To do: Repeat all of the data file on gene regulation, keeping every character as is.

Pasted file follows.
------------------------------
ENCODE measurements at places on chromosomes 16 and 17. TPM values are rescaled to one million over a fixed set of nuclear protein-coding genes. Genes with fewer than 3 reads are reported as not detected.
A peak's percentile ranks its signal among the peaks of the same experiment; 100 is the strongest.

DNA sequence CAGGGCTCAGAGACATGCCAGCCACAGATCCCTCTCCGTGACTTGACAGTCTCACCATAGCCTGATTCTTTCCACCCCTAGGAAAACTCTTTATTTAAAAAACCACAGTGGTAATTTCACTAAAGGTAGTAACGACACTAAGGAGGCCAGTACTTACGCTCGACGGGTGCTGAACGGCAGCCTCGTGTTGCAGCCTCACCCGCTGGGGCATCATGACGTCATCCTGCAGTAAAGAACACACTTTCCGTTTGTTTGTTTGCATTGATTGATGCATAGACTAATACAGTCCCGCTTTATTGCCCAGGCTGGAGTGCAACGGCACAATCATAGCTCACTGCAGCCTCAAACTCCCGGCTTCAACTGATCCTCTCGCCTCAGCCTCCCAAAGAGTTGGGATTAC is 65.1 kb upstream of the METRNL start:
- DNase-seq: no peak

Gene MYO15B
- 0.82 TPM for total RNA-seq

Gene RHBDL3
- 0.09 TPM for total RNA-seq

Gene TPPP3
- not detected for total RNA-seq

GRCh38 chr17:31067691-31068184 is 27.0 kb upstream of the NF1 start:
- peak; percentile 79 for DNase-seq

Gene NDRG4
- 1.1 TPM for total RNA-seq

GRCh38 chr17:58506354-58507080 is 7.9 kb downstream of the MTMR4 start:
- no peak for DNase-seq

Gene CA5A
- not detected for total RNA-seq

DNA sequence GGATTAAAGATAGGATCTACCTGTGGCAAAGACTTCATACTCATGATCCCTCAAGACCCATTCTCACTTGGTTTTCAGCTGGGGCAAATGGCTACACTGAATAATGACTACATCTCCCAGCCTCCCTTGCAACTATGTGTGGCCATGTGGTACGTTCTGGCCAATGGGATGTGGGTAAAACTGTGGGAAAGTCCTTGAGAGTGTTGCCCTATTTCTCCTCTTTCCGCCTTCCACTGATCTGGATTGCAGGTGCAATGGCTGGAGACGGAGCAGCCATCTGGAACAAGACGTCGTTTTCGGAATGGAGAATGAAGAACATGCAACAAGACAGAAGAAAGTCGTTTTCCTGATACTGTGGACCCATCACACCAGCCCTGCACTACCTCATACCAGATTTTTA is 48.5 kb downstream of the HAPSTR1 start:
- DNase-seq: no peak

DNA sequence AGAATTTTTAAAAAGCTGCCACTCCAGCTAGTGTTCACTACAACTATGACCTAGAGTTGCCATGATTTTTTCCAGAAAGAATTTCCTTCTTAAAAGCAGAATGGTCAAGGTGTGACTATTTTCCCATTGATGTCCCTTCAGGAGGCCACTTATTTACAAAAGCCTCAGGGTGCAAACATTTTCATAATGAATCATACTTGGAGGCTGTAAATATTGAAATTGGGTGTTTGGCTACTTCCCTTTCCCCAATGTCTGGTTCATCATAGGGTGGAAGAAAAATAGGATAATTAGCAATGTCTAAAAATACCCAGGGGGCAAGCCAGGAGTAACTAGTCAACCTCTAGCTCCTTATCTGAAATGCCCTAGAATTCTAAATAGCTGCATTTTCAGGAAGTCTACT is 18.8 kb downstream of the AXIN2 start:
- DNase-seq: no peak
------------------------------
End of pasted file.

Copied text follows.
ENCODE measurements at places on chromosomes 16 and 17. TPM values are rescaled to one million over a fixed set of nuclear protein-coding genes. Genes with fewer than 3 reads are reported as not detected.
A peak's percentile ranks its signal among the peaks of the same experiment; 100 is the strongest.

DNA sequence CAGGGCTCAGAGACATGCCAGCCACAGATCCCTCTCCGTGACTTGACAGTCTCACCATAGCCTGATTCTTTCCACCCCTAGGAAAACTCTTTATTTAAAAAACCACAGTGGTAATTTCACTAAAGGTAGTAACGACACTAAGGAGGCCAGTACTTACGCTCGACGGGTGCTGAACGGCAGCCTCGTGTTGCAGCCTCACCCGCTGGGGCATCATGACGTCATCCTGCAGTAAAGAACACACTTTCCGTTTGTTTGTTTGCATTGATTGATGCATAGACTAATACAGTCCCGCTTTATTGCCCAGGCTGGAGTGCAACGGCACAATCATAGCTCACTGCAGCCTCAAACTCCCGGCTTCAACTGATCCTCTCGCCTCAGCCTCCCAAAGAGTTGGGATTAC is 65.1 kb upstream of the METRNL start:
- DNase-seq: no peak

Gene MYO15B
- 0.82 TPM for total RNA-seq

Gene RHBDL3
- 0.09 TPM for total RNA-seq

Gene TPPP3
- not detected for total RNA-seq

GRCh38 chr17:31067691-31068184 is 27.0 kb upstream of the NF1 start:
- peak; percentile 79 for DNase-seq

Gene NDRG4
- 1.1 TPM for total RNA-seq

GRCh38 chr17:58506354-58507080 is 7.9 kb downstream of the MTMR4 start:
- no peak for DNase-seq

Gene CA5A
- not detected for total RNA-seq

DNA sequence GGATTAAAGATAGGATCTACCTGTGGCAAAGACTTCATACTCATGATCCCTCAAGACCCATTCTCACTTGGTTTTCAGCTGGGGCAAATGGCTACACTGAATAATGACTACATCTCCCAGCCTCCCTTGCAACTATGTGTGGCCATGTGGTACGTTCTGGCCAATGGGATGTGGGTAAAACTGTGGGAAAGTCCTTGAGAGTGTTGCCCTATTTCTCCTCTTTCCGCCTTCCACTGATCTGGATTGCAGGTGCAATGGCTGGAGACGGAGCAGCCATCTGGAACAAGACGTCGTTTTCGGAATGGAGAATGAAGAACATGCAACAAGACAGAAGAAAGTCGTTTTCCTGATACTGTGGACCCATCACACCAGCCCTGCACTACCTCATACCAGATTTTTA is 48.5 kb downstream of the HAPSTR1 start:
- DNase-seq: no peak

DNA sequence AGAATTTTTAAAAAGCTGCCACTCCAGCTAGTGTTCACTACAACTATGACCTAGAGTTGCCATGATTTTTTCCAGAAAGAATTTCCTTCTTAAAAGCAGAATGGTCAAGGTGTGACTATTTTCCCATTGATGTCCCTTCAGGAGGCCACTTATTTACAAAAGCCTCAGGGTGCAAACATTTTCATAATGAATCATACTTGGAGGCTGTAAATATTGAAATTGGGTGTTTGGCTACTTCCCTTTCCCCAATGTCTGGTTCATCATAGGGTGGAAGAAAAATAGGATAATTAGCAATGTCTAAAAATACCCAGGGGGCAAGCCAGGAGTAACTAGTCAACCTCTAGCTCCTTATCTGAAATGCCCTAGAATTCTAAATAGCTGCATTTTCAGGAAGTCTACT is 18.8 kb downstream of the AXIN2 start:
- DNase-seq: no peak